Dismiss
InnovationQ will be updated on Sunday, Oct. 22, from 10am ET - noon. You may experience brief service interruptions during that time.
Browse Prior Art Database

Accuracy of Microcontact Printing Alkanethiols on Gold: Reducing Unwanted Mass Transport of the Ink

IP.com Disclosure Number: IPCOM000122879D
Original Publication Date: 1998-Jan-01
Included in the Prior Art Database: 2005-Apr-04
Document File: 4 page(s) / 132K

Publishing Venue

IBM

Related People

Biebuyck, H: AUTHOR [+4]

Abstract

Microcontact printing (&mu.CP) is a technique that uses an inked stamp, usually an elastomeric polymer, to transfer an ensemble of molecules in the ink as a chemical pattern onto a substrate (1). The technique is currently mostly used to pattern gold substrates with linear alkanethiols because these molecules self-assemble into monolayers on gold and can protect this substrate from a 'CN' sup - '/O' sub 2-based etch in the printed regions (2). Thiols diffuse from the zones of contact between the stamp and the substrate or from the walls of the cavities where the stamp does not contact the substrate. This diffusion is highly detrimental to the resolution of the &mu.CP technique by derivatization, and subsequently protection against etchants, of the substrate outside the zones of the print.

This text was extracted from an ASCII text file.
This is the abbreviated version, containing approximately 52% of the total text.

Accuracy of Microcontact Printing Alkanethiols on Gold:  Reducing
Unwanted Mass Transport of the Ink

      Microcontact printing (&mu.CP) is a technique that uses an
inked stamp, usually an elastomeric polymer, to transfer an ensemble
of molecules in the ink as a chemical pattern onto a substrate (1).
The technique is currently mostly used to pattern gold substrates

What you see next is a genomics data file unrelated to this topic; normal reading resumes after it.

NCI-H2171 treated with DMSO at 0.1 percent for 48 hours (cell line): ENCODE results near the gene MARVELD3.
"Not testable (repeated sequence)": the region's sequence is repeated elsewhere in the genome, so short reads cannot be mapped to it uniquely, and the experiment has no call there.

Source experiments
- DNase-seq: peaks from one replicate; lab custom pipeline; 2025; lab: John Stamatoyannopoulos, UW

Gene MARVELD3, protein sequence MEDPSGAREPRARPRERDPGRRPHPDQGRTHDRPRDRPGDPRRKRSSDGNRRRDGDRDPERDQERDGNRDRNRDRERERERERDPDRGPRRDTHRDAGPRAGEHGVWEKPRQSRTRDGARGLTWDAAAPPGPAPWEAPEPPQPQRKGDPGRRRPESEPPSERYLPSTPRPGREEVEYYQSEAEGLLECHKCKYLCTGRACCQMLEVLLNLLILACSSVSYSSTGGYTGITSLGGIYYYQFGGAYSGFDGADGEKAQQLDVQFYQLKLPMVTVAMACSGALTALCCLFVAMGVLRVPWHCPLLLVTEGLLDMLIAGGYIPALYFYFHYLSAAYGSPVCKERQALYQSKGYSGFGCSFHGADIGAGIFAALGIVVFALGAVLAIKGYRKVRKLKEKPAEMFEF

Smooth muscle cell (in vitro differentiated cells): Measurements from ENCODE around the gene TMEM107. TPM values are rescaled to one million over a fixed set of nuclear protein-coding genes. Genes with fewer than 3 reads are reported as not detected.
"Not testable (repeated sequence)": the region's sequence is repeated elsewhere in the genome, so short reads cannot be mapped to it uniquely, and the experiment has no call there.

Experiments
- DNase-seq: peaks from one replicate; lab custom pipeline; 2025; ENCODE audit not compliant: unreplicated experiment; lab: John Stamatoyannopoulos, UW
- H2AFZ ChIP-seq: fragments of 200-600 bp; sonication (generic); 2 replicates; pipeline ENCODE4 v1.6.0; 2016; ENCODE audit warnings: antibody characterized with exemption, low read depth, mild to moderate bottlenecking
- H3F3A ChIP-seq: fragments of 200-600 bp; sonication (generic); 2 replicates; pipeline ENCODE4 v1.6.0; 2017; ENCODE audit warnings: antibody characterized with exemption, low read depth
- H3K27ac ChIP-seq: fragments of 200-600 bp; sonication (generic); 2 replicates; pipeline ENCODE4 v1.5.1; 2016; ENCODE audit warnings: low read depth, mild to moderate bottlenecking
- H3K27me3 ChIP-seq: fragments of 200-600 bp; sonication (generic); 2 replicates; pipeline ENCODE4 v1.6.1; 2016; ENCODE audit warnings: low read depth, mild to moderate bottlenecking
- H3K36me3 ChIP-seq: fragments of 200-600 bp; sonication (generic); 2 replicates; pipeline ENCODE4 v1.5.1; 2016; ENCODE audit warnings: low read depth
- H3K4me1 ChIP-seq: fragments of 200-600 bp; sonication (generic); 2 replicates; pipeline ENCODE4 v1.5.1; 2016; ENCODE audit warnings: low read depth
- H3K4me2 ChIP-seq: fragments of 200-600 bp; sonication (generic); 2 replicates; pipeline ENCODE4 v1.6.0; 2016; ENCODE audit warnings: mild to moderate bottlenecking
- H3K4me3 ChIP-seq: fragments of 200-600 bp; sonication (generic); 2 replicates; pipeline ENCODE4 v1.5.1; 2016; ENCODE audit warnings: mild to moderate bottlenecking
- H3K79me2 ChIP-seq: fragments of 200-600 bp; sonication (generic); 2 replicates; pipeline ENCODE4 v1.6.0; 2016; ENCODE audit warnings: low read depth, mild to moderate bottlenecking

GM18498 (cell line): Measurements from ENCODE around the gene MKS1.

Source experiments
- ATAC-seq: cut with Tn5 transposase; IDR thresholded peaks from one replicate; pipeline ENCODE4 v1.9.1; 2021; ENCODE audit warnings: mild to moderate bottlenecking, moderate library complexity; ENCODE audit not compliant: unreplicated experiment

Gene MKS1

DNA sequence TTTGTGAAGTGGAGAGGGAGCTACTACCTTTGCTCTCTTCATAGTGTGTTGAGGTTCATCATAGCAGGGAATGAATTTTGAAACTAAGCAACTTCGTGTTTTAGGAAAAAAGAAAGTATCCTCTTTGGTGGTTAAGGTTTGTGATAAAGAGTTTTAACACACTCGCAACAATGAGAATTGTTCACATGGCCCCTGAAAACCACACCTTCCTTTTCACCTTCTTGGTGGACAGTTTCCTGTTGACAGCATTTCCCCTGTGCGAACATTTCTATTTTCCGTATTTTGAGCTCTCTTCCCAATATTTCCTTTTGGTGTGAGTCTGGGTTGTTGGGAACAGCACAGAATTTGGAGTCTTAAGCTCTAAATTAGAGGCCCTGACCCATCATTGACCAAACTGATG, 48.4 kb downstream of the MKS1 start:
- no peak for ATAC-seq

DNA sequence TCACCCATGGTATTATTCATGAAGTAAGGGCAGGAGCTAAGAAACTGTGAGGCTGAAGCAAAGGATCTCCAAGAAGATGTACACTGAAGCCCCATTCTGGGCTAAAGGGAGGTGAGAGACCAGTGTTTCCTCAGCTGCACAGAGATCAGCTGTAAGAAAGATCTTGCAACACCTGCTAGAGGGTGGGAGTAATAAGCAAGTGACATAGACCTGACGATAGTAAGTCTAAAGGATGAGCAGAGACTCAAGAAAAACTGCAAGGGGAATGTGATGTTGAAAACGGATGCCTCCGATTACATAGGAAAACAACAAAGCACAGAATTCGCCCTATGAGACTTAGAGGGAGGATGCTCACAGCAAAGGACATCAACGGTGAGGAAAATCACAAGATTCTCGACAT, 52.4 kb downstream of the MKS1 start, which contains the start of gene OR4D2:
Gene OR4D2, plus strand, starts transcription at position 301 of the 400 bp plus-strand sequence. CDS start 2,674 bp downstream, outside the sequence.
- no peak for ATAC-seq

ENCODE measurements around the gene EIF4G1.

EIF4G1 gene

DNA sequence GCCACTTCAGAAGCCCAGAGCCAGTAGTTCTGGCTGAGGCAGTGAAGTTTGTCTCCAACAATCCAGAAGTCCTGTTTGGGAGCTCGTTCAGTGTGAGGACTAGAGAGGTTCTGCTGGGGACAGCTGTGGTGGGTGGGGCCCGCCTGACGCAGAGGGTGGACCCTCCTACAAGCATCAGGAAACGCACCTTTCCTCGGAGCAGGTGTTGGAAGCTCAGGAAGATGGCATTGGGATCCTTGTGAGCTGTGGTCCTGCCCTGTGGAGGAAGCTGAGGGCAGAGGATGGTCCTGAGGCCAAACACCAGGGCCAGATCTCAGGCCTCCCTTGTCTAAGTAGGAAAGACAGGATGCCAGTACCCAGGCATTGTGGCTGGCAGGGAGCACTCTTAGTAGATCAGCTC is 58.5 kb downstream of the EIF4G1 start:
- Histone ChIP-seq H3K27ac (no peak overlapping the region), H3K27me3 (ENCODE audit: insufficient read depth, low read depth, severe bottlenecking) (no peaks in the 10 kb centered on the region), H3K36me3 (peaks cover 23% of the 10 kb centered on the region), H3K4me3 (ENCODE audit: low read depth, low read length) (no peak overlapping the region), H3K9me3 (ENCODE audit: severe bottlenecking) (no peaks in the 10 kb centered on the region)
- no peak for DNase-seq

with linear alkanethiols because these molecules self-assemble into
monolayers on gold and can protect this substrate from a 'CN' sup -
'/O' sub 2-based  etch in the printed regions (2).  Thiols diffuse
from the zones of contact between the stamp and the substrate or from
the walls of the cavities where the stamp does not contact the
substrate.  This diffusion  is highly detrimental to the resolution
of the &mu.CP technique by derivatization, and subsequently
protection against etchants, of the substrate outside the zones of
the print.

      A solution against unwanted diffusion of the ink is, therefore,
important to help &mu.CP remain an accurate pattern transfer
technique.  A solution to this problem is proposed that changes the
physical characteristics of the ink.  Two important parameters of
&mu.CP, the concentration of the thiols in the ink and the duration
of the print, are key to improving the accuracy of &mu.CP.

      Fig. 1 shows etch patterns on a gold substrate printed with
stamps of similar geometry but inked with linear alkanethiols of
different lengths.  When the stamp was inked with a 0.5 mM solution
of dodecanethiol in ethanol, no pattern in the gold could be produced
following a 20 s print in the gold.  Vapor phase transport from the
receding regions in the stamp and diffusion from the zones of contact
evidently formed a protective monolayer everywhere.  Increasing the
molecular weight of the ink by using a longer alkanethiol,
Hexadecanethiol (HDT), reduced uncontrolled mass transport of the
chemisorbing molecules.  A pattern composed of elongated features in
the gold can be identified and is surrounded by a large number of
gold crystallites that survived the etch.  The control in the figure
indicates that gold &tilde.  5 &mu.m away from the stamp etched
perfectly under the conditions used here:  a 6 min etch in 0.1 M KCN
in a KCl/NaOH buffer (pH 12).  The control also...